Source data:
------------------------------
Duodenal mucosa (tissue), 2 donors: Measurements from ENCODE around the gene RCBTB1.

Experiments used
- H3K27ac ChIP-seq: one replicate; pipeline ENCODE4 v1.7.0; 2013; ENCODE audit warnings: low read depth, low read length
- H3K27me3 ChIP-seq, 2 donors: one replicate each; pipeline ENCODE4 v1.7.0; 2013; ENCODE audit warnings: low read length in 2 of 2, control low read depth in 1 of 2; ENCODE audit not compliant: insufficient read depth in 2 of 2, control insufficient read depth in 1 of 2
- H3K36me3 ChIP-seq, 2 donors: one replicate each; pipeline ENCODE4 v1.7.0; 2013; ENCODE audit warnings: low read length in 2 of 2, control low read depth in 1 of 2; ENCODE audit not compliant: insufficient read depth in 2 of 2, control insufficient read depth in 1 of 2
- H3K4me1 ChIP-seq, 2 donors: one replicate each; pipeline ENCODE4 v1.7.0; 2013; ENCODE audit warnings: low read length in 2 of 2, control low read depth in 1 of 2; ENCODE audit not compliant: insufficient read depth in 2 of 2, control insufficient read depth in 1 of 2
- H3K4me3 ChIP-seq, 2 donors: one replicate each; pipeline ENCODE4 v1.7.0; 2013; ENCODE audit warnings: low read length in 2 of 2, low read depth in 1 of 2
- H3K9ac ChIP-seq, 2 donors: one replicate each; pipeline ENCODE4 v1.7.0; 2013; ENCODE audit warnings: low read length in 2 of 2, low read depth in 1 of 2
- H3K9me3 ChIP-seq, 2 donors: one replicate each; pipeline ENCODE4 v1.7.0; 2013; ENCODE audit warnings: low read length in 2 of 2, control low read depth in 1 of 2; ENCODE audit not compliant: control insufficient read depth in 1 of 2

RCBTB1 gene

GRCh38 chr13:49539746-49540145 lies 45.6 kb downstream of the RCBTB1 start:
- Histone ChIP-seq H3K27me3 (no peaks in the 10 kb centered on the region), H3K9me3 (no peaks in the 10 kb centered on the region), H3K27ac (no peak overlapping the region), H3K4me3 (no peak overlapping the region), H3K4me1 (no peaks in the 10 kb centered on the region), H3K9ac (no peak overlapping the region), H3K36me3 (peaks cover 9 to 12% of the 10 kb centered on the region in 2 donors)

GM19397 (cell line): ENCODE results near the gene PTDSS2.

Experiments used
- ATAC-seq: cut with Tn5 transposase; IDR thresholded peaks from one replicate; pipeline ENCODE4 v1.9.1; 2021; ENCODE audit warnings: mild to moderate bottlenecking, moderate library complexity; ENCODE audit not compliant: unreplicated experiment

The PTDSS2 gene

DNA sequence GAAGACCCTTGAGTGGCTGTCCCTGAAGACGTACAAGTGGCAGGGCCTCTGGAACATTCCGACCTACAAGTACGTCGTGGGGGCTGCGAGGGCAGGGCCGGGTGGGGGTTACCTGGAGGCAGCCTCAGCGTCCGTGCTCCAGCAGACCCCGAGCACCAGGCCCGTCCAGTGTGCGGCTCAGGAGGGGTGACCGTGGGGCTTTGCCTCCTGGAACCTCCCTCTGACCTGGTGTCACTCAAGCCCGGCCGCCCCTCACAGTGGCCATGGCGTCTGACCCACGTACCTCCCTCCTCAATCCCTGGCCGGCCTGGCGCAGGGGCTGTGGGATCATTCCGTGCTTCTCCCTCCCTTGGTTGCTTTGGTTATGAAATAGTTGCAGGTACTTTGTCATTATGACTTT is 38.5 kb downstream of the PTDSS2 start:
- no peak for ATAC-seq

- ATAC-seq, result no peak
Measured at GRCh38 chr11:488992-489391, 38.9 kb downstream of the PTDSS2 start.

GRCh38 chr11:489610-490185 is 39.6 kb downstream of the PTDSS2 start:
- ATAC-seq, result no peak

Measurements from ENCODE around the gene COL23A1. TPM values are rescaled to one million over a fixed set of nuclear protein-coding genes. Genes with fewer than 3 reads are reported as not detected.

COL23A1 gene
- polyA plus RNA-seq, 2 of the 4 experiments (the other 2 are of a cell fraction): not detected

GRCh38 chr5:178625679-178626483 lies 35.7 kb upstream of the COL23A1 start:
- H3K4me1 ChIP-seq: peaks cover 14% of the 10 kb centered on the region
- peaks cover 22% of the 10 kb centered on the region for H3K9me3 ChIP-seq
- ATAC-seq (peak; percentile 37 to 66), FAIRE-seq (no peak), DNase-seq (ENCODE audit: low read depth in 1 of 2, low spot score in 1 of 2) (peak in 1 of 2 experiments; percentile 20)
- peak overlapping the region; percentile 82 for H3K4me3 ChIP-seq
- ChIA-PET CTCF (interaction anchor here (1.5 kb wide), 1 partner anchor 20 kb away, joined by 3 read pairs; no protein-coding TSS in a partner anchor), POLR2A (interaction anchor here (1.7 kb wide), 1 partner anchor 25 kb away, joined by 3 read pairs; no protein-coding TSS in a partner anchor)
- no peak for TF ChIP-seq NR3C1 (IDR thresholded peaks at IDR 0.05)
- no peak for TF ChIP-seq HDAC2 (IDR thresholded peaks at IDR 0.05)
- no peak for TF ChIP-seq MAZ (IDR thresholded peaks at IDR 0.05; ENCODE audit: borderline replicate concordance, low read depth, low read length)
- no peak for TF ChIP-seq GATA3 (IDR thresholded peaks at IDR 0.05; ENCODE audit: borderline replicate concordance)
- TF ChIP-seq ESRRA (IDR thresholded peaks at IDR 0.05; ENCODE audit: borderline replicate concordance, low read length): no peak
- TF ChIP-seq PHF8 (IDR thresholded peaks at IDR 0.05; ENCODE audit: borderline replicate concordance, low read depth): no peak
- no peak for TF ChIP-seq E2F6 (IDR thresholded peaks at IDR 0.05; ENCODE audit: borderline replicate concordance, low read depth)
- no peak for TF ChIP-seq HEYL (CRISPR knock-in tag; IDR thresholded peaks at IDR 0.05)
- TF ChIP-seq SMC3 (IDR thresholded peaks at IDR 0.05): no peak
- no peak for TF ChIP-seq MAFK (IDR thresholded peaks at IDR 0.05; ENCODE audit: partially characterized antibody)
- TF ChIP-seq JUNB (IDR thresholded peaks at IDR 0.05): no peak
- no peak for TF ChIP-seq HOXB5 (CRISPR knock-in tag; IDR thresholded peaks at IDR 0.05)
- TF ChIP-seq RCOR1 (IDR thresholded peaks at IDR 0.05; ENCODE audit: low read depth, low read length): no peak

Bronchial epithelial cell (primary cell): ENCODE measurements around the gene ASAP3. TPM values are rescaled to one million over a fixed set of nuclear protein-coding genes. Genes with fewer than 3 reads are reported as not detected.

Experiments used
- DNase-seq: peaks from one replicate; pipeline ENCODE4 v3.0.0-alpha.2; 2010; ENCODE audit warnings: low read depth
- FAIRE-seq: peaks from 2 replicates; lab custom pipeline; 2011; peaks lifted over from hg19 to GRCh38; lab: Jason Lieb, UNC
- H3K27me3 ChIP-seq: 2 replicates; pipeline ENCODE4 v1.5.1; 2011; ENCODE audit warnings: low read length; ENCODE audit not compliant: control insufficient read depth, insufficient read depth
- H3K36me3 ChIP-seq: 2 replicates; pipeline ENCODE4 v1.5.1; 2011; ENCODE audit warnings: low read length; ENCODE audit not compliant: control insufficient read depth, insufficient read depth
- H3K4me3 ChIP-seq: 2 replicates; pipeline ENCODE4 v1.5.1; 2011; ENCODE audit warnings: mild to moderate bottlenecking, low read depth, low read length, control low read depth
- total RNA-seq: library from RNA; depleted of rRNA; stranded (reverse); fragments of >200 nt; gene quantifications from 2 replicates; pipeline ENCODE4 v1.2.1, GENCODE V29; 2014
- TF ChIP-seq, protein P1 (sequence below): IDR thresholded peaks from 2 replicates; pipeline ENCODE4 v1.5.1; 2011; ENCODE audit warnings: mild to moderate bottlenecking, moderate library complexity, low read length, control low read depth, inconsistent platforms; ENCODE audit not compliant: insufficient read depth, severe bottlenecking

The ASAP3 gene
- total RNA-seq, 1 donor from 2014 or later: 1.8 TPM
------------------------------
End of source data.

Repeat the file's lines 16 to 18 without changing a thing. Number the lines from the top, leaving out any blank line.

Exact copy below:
The PTDSS2 gene

DNA sequence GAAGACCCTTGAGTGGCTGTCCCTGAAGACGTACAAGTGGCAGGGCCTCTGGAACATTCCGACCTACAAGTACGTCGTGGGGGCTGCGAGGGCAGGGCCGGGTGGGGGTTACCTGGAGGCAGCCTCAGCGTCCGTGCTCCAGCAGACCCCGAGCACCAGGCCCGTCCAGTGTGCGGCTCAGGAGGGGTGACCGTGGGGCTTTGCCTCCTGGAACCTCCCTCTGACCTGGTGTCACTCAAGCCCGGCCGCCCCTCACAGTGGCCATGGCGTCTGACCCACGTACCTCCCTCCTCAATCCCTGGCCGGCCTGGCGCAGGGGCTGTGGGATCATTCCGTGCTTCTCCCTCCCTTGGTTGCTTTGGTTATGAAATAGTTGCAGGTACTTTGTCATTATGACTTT is 38.5 kb downstream of the PTDSS2 start:
- no peak for ATAC-seq